Founded upon child development, Montessori often serves as a “parent manual” for how to raise joyful, capable children
Montessori parenting is parenting with child development best practices in mind. It is informed by Montessori education, which is a system of learning that adapts to children rather than expecting children to adapt to one particular system.
Not all schools are founded upon a whole-child curriculum to create a relevant bridge to parents at home. However, the Montessori approach is distinctly rooted in human development from birth to maturity, and it empowers parents to support things like independence, motor skills, social and emotional skills, cognitive development, executive functioning, and more.
This holistic approach is particularly relevant during the early years considering 90 percent of the child’s brain forms by kindergarten. Unsurprisingly, parents play an influential role in laying foundational skills like intrinsic motivation, critical thinking, and self esteem.
Montessori is not a researched parenting style, but many families describe it as its own influential approach
The four recognized parenting styles are permissive, authoritarian, uninvolved, and authoritative. Montessori closely aligns with values of authoritative parenting, which is known for generating confident, self-motivated, higher-performing adults.
Authoritative parenting strikes a healthy balance between the parent as a loving, reliable leader and the child who experiences autonomy with support. This aligns with Montessori where the role of the adult is to:
- Guide the child with love, communication, and respect
- Promote the child’s agency with clear boundaries and limits
- Treat the child as a unique individual
- Inspire the child’s learning, but never force it
In many ways, this “middle-ground” style — not overbearing, but not remiss — matches the ways that Montessori education systemically veers from factory-style conventional schools and less structured alternative schools.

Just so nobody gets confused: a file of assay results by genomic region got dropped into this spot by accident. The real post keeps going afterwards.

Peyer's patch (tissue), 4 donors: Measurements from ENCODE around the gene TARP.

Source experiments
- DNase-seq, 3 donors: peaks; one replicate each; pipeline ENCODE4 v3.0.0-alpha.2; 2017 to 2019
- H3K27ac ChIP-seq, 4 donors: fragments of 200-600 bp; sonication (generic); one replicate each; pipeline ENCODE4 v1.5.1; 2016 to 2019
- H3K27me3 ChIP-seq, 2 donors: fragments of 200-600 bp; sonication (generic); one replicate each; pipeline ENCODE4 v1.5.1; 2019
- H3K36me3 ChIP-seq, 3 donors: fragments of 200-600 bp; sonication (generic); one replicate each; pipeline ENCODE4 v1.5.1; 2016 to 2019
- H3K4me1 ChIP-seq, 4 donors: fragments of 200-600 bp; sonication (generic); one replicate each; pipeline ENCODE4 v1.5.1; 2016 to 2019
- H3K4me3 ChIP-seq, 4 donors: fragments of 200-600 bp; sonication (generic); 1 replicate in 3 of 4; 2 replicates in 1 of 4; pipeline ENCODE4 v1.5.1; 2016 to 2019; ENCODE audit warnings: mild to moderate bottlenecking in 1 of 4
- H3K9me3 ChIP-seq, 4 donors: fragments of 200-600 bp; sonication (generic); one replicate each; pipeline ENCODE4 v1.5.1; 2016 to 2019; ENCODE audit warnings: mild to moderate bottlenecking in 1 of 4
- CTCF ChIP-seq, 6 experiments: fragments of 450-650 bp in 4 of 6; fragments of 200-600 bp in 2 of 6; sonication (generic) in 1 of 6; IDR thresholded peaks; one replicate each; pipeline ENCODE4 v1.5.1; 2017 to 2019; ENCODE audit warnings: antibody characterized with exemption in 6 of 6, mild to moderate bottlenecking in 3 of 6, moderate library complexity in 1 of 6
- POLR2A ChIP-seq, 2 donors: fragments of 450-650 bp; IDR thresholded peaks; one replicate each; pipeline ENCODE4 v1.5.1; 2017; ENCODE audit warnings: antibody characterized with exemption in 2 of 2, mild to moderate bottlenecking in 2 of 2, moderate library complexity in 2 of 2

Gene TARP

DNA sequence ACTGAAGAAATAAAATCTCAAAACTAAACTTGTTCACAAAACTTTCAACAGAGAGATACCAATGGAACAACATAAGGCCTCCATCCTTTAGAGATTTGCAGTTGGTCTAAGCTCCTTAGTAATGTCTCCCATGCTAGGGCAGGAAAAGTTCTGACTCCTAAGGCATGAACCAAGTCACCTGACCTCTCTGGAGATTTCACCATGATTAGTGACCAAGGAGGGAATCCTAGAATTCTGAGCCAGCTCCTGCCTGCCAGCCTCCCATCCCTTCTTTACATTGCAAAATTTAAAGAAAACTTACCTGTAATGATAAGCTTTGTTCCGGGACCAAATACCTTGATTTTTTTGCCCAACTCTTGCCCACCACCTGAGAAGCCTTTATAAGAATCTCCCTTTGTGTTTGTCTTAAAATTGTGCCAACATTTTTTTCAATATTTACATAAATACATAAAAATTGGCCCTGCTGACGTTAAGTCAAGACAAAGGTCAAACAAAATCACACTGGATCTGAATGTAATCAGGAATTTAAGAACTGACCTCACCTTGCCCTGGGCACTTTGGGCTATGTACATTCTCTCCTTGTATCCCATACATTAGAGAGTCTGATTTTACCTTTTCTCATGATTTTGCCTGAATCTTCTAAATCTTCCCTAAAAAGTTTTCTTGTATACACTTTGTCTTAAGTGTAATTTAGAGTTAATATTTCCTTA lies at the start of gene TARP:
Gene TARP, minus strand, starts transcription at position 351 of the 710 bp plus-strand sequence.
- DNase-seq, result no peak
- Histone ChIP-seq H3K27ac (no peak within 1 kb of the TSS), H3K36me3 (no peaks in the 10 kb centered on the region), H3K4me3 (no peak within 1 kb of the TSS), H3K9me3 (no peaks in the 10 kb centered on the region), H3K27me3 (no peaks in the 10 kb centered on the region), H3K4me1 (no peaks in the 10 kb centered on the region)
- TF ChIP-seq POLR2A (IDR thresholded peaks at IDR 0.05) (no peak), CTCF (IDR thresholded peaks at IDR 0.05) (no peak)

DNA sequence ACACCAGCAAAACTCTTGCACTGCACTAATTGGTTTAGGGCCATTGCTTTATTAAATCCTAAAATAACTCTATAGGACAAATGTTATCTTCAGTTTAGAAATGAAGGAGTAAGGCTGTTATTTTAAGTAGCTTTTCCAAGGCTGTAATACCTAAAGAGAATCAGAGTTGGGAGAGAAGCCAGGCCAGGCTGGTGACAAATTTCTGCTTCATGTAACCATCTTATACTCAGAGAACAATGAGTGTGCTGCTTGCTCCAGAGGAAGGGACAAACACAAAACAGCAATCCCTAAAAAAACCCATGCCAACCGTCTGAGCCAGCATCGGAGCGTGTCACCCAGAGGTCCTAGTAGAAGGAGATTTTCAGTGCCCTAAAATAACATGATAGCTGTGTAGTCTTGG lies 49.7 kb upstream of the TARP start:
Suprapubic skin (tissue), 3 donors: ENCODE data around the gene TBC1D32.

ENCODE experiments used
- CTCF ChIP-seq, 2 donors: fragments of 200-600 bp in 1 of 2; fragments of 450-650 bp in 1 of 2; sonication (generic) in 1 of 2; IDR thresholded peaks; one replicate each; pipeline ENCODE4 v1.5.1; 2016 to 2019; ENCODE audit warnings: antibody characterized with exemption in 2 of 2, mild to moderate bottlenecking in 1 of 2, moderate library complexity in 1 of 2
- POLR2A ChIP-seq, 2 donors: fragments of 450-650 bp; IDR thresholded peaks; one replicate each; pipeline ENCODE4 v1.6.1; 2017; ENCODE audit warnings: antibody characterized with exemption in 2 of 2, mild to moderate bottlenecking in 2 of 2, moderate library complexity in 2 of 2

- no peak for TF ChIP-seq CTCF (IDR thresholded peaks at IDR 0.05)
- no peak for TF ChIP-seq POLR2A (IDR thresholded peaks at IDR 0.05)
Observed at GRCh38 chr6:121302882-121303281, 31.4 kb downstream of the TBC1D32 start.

Meeting the child on their level
Montessori advocates for adults to consider the child’s capabilities, readiness, needs, and interests. At school, this looks like delivering core knowledge in a sequential, flexible manner. A child doesn’t learn addition just because the rest of the class is learning addition. Instead, a series of math materials is accessible each day, and the guides individualize lessons based on each child’s readiness.
At home, you can practice meeting your child on their level by:
- Protecting down time for the young child. Going from one adult-led activity to the next can clash with the young child’s need to self-discover. Cultivate play as something they have time and space to choose.
- Slowing down your words and movements. Children need more time to process what you say, and they also benefit from quietly observing how you do something.
- Treating milestones of functional independence with a skills-based lens, free of arbitrary time pressures. Potty training shouldn’t start merely because you are ready; but because you’ve partnered closely with your child to match support to their readiness.
Empowering your role as parent